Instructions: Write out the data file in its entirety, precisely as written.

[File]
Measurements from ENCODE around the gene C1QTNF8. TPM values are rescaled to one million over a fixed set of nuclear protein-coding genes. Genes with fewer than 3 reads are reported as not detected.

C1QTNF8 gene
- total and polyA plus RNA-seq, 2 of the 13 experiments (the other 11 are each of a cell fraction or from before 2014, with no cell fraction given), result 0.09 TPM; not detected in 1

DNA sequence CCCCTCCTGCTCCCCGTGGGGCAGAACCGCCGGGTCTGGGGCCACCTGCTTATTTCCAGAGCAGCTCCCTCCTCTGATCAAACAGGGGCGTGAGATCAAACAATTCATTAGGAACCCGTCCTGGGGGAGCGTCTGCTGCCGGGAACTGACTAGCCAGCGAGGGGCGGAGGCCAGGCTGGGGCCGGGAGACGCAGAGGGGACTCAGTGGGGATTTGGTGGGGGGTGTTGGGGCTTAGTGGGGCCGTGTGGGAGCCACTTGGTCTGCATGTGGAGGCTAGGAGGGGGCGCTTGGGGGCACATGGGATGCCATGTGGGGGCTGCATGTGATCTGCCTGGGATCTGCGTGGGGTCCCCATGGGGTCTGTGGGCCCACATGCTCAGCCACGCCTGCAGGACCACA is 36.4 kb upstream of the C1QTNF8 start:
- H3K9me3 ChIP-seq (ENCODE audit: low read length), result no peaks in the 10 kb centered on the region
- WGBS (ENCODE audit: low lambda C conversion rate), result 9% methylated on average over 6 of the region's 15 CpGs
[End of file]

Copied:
Measurements from ENCODE around the gene C1QTNF8. TPM values are rescaled to one million over a fixed set of nuclear protein-coding genes. Genes with fewer than 3 reads are reported as not detected.

C1QTNF8 gene
- total and polyA plus RNA-seq, 2 of the 13 experiments (the other 11 are each of a cell fraction or from before 2014, with no cell fraction given), result 0.09 TPM; not detected in 1

DNA sequence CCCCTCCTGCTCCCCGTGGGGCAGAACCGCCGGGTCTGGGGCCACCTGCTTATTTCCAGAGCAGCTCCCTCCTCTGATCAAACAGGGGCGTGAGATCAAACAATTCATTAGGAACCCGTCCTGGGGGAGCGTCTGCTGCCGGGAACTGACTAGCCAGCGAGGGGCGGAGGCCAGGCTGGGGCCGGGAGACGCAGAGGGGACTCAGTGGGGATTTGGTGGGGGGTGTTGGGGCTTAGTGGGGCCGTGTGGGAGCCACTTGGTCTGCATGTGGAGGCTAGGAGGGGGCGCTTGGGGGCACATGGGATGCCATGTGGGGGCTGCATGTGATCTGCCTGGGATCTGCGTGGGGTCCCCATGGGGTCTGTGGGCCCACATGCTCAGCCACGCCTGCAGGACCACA is 36.4 kb upstream of the C1QTNF8 start:
- H3K9me3 ChIP-seq (ENCODE audit: low read length), result no peaks in the 10 kb centered on the region
- WGBS (ENCODE audit: low lambda C conversion rate), result 9% methylated on average over 6 of the region's 15 CpGs